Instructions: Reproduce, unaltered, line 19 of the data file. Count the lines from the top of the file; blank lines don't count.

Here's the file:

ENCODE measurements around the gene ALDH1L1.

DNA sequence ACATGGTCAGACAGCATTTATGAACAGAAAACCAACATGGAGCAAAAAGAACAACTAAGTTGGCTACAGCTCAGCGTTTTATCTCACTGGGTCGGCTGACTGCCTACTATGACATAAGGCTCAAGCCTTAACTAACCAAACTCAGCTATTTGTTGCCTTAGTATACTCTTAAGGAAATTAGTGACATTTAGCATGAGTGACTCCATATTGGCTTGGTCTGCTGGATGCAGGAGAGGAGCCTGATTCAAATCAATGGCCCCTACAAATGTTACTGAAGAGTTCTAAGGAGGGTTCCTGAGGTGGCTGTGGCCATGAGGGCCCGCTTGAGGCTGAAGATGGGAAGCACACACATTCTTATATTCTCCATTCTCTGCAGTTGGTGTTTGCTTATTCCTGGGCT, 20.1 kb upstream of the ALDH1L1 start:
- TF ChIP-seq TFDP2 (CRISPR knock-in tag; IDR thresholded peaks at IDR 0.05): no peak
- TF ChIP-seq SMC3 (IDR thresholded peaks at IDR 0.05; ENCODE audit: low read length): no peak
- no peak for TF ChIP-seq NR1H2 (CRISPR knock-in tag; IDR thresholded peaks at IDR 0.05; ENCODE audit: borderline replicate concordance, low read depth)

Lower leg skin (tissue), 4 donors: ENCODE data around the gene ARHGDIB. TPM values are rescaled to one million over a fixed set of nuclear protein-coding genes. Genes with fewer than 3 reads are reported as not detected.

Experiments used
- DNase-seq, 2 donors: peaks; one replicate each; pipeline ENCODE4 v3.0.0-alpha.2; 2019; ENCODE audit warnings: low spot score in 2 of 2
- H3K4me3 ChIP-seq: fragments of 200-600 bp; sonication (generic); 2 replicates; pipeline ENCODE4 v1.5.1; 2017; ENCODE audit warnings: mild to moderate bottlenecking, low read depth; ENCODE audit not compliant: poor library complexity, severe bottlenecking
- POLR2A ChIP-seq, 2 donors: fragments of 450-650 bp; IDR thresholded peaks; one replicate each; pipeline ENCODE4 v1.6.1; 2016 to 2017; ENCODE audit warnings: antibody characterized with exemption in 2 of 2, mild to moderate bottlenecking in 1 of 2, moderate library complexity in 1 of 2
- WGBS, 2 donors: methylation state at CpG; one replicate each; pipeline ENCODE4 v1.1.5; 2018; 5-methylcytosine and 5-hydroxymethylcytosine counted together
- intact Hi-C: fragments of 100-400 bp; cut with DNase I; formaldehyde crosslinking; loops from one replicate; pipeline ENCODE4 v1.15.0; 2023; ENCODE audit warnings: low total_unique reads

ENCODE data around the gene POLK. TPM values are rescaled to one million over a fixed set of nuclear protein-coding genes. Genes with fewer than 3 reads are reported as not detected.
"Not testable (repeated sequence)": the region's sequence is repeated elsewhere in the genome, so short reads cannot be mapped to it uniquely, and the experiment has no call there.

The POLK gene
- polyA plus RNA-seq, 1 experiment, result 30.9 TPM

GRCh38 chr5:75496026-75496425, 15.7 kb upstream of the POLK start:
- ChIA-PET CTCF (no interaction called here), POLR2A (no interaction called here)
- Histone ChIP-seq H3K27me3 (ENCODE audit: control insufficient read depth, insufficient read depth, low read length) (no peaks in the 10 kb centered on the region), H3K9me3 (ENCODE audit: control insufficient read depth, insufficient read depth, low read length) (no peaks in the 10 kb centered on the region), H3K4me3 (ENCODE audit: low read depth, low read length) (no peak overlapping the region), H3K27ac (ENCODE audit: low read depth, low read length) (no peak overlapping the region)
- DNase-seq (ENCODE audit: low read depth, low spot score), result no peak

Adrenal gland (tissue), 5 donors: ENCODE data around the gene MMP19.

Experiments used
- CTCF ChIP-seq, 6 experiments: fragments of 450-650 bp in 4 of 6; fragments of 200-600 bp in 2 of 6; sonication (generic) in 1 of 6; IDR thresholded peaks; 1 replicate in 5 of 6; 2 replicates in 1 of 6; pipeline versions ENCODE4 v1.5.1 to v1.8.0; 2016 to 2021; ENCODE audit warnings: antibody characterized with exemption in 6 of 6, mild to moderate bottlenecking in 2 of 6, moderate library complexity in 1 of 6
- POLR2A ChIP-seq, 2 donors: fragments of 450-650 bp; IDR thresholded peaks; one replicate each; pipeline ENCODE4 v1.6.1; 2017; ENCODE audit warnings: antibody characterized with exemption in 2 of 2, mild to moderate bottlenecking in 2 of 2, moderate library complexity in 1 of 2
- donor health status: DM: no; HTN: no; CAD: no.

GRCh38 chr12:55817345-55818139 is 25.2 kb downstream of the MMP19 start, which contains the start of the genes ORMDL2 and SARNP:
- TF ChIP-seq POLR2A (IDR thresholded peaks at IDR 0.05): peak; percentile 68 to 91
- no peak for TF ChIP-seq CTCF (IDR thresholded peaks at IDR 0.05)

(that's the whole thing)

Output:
- Histone ChIP-seq H3K27me3 (ENCODE audit: control insufficient read depth, insufficient read depth, low read length) (no peaks in the 10 kb centered on the region), H3K9me3 (ENCODE audit: control insufficient read depth, insufficient read depth, low read length) (no peaks in the 10 kb centered on the region), H3K4me3 (ENCODE audit: low read depth, low read length) (no peak overlapping the region), H3K27ac (ENCODE audit: low read depth, low read length) (no peak overlapping the region)